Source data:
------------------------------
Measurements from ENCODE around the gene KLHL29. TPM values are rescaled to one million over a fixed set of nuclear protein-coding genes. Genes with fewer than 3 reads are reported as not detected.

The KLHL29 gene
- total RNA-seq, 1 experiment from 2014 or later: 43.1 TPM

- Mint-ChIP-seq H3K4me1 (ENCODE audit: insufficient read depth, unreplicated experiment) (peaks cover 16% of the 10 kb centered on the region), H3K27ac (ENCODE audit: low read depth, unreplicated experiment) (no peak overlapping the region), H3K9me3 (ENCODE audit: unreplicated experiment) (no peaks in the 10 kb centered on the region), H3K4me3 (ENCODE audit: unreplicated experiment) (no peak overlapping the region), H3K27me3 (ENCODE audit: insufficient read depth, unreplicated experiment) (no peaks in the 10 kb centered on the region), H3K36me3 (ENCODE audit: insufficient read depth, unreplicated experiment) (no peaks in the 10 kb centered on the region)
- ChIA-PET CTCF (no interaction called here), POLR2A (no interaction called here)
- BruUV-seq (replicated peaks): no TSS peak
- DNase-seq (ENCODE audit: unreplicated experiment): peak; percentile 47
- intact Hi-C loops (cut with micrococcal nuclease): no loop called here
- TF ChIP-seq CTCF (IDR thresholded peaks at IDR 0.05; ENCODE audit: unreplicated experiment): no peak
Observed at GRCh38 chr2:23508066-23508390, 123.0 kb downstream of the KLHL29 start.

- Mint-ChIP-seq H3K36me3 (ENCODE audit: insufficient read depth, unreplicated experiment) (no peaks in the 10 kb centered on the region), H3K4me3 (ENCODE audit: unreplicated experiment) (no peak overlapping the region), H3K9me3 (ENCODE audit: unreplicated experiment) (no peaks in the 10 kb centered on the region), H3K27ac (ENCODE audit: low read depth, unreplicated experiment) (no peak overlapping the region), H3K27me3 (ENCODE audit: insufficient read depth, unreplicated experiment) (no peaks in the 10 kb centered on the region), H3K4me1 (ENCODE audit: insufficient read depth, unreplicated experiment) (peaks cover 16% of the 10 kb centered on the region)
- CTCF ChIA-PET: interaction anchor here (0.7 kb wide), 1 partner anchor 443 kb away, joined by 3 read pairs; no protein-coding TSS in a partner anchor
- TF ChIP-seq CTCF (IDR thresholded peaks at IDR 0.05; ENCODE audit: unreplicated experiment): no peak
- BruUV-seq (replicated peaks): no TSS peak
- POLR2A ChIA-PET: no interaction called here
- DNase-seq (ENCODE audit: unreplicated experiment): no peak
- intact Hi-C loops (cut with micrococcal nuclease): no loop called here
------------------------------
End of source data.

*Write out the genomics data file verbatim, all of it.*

Measurements from ENCODE around the gene KLHL29. TPM values are rescaled to one million over a fixed set of nuclear protein-coding genes. Genes with fewer than 3 reads are reported as not detected.

The KLHL29 gene
- total RNA-seq, 1 experiment from 2014 or later: 43.1 TPM

- Mint-ChIP-seq H3K4me1 (ENCODE audit: insufficient read depth, unreplicated experiment) (peaks cover 16% of the 10 kb centered on the region), H3K27ac (ENCODE audit: low read depth, unreplicated experiment) (no peak overlapping the region), H3K9me3 (ENCODE audit: unreplicated experiment) (no peaks in the 10 kb centered on the region), H3K4me3 (ENCODE audit: unreplicated experiment) (no peak overlapping the region), H3K27me3 (ENCODE audit: insufficient read depth, unreplicated experiment) (no peaks in the 10 kb centered on the region), H3K36me3 (ENCODE audit: insufficient read depth, unreplicated experiment) (no peaks in the 10 kb centered on the region)
- ChIA-PET CTCF (no interaction called here), POLR2A (no interaction called here)
- BruUV-seq (replicated peaks): no TSS peak
- DNase-seq (ENCODE audit: unreplicated experiment): peak; percentile 47
- intact Hi-C loops (cut with micrococcal nuclease): no loop called here
- TF ChIP-seq CTCF (IDR thresholded peaks at IDR 0.05; ENCODE audit: unreplicated experiment): no peak
Observed at GRCh38 chr2:23508066-23508390, 123.0 kb downstream of the KLHL29 start.

- Mint-ChIP-seq H3K36me3 (ENCODE audit: insufficient read depth, unreplicated experiment) (no peaks in the 10 kb centered on the region), H3K4me3 (ENCODE audit: unreplicated experiment) (no peak overlapping the region), H3K9me3 (ENCODE audit: unreplicated experiment) (no peaks in the 10 kb centered on the region), H3K27ac (ENCODE audit: low read depth, unreplicated experiment) (no peak overlapping the region), H3K27me3 (ENCODE audit: insufficient read depth, unreplicated experiment) (no peaks in the 10 kb centered on the region), H3K4me1 (ENCODE audit: insufficient read depth, unreplicated experiment) (peaks cover 16% of the 10 kb centered on the region)
- CTCF ChIA-PET: interaction anchor here (0.7 kb wide), 1 partner anchor 443 kb away, joined by 3 read pairs; no protein-coding TSS in a partner anchor
- TF ChIP-seq CTCF (IDR thresholded peaks at IDR 0.05; ENCODE audit: unreplicated experiment): no peak
- BruUV-seq (replicated peaks): no TSS peak
- POLR2A ChIA-PET: no interaction called here
- DNase-seq (ENCODE audit: unreplicated experiment): no peak
- intact Hi-C loops (cut with micrococcal nuclease): no loop called here